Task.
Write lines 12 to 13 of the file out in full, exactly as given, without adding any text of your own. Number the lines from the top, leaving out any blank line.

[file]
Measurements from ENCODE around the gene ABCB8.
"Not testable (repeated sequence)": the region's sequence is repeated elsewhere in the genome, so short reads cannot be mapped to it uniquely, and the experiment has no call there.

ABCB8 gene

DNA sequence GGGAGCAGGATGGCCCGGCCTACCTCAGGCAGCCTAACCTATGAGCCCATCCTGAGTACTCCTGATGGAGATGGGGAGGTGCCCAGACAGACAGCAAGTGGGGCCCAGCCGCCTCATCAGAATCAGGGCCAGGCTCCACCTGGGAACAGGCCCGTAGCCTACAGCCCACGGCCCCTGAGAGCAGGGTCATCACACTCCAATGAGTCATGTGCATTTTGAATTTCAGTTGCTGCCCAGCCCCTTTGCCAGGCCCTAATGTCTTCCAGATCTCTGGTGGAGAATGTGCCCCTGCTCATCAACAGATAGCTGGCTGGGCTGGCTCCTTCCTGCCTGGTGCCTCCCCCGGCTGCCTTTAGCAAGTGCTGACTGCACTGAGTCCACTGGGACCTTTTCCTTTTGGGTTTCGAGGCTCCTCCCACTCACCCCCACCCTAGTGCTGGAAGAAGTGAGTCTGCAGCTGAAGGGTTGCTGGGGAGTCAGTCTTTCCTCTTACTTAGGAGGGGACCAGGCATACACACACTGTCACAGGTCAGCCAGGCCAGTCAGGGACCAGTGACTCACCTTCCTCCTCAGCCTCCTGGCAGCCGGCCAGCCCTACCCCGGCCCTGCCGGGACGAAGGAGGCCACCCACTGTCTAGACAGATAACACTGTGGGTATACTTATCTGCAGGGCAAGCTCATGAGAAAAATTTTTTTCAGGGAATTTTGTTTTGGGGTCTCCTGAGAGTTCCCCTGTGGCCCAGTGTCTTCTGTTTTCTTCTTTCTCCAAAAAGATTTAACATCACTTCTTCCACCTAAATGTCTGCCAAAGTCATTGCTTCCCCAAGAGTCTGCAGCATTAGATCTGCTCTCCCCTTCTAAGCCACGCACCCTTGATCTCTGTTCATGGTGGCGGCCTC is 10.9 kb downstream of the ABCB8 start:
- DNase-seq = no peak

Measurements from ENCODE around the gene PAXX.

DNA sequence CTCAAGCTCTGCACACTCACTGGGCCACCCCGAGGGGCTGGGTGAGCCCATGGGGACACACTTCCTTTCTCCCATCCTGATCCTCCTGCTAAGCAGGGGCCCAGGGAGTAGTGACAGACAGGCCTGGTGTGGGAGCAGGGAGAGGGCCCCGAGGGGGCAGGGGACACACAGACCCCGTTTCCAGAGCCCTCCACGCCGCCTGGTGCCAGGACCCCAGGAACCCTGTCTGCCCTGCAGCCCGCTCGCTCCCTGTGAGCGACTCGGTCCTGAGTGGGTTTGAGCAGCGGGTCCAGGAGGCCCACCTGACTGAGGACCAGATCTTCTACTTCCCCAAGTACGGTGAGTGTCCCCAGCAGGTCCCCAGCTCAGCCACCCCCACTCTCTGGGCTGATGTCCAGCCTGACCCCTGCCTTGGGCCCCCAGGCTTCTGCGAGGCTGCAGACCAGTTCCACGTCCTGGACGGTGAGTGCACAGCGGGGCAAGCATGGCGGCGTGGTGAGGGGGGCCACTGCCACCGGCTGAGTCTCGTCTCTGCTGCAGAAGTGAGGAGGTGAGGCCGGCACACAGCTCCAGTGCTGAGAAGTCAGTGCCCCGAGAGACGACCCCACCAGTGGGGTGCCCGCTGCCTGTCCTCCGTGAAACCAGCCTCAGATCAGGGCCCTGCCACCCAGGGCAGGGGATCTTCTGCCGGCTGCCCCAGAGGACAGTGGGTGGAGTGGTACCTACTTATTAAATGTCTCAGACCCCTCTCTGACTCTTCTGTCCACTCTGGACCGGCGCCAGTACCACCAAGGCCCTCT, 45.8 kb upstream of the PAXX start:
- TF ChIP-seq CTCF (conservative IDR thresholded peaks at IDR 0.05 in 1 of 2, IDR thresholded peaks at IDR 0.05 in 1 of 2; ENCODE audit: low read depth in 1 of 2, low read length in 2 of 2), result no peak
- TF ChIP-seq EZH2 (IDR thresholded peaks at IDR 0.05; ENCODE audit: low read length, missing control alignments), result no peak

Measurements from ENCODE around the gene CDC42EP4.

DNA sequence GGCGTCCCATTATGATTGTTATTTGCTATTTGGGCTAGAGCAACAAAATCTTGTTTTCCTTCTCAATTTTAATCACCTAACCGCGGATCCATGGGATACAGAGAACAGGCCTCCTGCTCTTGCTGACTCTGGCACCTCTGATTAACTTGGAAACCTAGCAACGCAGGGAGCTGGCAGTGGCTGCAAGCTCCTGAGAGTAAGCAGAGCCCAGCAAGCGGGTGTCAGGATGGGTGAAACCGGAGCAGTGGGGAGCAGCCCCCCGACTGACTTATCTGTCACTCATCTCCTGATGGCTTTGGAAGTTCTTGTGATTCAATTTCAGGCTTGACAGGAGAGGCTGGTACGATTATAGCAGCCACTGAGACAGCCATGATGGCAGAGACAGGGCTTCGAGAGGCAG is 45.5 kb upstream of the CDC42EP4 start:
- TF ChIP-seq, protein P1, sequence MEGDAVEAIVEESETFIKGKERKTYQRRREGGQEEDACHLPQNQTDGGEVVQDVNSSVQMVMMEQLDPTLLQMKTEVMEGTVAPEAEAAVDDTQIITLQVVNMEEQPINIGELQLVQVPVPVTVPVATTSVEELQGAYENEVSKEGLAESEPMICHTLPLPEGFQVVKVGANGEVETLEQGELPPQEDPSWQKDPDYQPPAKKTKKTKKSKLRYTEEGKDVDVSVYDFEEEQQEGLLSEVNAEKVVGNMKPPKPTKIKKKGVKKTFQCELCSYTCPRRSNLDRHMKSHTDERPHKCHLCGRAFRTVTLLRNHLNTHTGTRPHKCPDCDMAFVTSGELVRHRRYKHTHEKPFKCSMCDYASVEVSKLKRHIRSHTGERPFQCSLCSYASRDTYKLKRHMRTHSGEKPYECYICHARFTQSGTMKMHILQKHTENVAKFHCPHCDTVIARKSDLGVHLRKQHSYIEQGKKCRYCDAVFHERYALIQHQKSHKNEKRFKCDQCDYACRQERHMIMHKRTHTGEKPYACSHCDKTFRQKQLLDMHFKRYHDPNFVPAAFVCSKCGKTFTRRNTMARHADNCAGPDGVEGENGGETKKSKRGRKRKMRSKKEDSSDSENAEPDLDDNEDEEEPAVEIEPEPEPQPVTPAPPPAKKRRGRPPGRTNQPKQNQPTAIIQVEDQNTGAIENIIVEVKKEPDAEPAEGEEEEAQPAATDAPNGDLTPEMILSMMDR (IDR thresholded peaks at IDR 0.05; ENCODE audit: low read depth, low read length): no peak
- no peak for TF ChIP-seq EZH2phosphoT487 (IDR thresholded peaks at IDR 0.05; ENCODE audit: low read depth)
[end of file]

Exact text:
- TF ChIP-seq, protein P1, sequence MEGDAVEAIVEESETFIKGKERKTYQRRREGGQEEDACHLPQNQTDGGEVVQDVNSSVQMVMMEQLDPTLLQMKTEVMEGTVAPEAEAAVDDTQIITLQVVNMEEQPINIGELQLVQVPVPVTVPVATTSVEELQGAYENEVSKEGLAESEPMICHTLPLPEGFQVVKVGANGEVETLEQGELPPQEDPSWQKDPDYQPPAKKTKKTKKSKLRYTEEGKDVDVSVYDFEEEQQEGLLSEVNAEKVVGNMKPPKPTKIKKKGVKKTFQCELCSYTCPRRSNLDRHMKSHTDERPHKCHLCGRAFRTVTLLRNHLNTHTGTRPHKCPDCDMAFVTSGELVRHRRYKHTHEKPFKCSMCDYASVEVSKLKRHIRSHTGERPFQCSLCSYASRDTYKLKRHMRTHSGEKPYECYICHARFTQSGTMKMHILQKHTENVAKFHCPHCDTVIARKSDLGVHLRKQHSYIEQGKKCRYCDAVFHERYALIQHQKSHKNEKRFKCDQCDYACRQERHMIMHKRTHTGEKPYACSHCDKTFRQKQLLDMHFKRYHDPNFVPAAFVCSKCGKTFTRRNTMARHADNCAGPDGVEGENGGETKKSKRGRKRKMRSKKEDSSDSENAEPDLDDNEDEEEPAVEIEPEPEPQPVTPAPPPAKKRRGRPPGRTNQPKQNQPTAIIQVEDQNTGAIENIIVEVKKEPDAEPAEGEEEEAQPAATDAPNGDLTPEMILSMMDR (IDR thresholded peaks at IDR 0.05; ENCODE audit: low read depth, low read length): no peak
- no peak for TF ChIP-seq EZH2phosphoT487 (IDR thresholded peaks at IDR 0.05; ENCODE audit: low read depth)